mkdir -- make a directory


mkdir [ -ep ] [ -m mode ] dirname ...


mkdir creates the directories named in dirname. Their permissions are initially set to 777 (possibly altered by umask(C)). Creation of a directory requires write permission in the parent directory.

When a directory is created, the standard entries (for example, the files ``.'', for the directory itself, and ``..'', for its parent) are made automatically. mkdir cannot create these entries by name.

The user and group IDs of a newly created directory are set to the real user and group IDs of the creating process unless the set group ID (SGID) bit is set on the current directory (see chmod(C)). If a directory is created in a directory that has the SGID bit set, its group ID is set to that of the directory.

Directories inherit the SGID bit setting of the parent directory in which they are created.

mkdir accepts the following options:

For historical compatibility, mkdir changes the ownership of the new directory to the real user ID (RUID) and the real group ID (RGID). The -e option says to use the effective user ID (EUID) and effective group ID (EGID) instead.

-m mode
This option allows users to specify the mode to be used for new directories. Choices for modes can be found in chmod(C).

With this option, mkdir creates dirname by creating all the non-existing parent directories first. Any intermediate directories that do not exist are created with mode 777 altered by umask. However, to ensure that mkdir does not fail, the user execute and write permissions are always set.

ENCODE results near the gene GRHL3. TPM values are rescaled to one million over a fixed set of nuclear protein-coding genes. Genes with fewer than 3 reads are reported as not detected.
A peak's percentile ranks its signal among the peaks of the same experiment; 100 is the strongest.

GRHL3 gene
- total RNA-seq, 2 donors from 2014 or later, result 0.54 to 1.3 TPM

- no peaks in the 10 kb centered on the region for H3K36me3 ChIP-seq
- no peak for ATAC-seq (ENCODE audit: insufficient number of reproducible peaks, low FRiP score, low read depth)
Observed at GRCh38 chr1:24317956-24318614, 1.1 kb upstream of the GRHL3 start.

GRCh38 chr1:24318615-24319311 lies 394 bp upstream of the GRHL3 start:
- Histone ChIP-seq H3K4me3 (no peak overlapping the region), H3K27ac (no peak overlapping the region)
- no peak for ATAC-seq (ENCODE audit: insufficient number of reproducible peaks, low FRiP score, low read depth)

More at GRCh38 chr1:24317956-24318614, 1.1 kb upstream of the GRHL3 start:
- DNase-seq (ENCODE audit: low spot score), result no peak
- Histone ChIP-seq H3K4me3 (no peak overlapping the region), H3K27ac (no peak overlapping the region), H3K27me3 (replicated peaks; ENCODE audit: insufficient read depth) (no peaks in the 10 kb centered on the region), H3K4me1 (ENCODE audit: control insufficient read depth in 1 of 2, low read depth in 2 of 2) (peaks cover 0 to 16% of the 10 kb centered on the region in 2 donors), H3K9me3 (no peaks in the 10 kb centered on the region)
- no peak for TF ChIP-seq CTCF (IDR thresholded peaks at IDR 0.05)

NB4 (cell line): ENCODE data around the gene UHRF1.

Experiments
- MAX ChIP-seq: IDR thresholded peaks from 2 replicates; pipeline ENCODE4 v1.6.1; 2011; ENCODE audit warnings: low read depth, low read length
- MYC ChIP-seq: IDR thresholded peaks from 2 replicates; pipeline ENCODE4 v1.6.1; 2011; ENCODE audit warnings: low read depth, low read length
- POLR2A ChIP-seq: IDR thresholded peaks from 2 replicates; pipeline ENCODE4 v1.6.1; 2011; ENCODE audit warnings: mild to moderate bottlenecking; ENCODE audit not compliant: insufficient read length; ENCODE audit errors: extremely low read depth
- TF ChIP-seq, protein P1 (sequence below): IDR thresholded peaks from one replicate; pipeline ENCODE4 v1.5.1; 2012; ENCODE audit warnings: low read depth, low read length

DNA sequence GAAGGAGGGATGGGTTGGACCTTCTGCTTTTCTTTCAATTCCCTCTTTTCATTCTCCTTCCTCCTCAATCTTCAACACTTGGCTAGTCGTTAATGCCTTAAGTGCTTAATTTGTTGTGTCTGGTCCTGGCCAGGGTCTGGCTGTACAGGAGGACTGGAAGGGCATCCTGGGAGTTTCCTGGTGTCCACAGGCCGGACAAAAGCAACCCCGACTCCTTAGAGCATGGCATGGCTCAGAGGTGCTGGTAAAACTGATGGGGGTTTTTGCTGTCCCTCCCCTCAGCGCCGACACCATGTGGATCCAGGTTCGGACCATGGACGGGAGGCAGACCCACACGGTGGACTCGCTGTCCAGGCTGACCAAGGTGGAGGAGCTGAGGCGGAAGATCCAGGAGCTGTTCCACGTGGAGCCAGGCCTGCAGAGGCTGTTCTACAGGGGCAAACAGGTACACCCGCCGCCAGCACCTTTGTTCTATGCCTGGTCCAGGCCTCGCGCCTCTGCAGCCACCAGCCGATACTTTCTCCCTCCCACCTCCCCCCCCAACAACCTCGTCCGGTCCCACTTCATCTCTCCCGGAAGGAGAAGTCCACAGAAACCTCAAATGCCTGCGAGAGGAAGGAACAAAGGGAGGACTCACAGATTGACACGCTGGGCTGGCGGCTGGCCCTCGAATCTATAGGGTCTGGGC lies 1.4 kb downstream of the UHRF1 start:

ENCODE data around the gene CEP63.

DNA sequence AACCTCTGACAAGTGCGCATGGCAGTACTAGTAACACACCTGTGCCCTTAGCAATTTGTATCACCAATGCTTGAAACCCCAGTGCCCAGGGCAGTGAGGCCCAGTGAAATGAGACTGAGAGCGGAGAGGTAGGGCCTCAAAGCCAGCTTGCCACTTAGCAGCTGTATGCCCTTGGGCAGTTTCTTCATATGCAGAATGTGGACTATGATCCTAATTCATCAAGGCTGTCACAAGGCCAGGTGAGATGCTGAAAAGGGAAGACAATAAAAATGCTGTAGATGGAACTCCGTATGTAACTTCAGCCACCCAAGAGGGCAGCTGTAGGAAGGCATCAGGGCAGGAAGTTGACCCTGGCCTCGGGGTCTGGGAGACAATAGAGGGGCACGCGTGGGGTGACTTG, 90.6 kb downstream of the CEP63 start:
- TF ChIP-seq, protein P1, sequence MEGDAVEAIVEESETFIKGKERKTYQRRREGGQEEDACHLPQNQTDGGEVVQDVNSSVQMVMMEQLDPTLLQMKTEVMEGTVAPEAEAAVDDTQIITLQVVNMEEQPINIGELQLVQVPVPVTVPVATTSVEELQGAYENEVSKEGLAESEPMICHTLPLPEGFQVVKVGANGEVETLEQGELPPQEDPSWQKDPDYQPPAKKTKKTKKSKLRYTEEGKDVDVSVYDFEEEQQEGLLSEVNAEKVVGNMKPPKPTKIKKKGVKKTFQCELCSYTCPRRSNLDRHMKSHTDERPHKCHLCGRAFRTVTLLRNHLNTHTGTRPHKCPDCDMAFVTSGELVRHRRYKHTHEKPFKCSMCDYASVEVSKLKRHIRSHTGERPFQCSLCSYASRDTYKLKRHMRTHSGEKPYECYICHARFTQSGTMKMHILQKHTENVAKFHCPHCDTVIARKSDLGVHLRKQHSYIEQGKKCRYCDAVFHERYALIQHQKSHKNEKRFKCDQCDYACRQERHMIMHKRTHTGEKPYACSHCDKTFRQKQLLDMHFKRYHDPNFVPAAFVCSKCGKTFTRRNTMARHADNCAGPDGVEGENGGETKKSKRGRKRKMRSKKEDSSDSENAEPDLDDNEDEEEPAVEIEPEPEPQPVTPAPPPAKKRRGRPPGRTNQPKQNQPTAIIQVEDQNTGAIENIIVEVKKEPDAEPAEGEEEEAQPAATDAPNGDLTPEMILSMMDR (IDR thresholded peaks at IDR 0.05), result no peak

Exit values

mkdir returns 0 if all directories given in the command line were created successfully; otherwise, it prints a diagnostic and returns a non-zero value.


cannot make directory: dirname
The directory dirname cannot be created.

invalid mode: mode
The permissions specified by mode are invalid.


To create newdir inside the current directory:

mkdir newdir

To create the nested directory hierarchy newdir/subdir inside the current directory, with the mode set so that only the owner has read, write and execute permissions:

mkdir -p -m700 newdir/subdir

See also

chmod(C), mkdir(S), rm(C), rmdir(C), sh(C), umask(C)

Standards conformance

mkdir is conformant with:

ISO/IEC DIS 9945-2:1992, Information technology - Portable Operating System Interface (POSIX) - Part 2: Shell and Utilities (IEEE Std 1003.2-1992);
AT&T SVID Issue 2;
X/Open CAE Specification, Commands and Utilities, Issue 4, 1992.


A version of mkdir that can handle files greater than 2GB is available in /u95/bin. See mkdir(1) for more information.
© 2005 The SCO Group, Inc. All rights reserved.
SCO OpenServer Release 6.0.0 -- 03 June 2005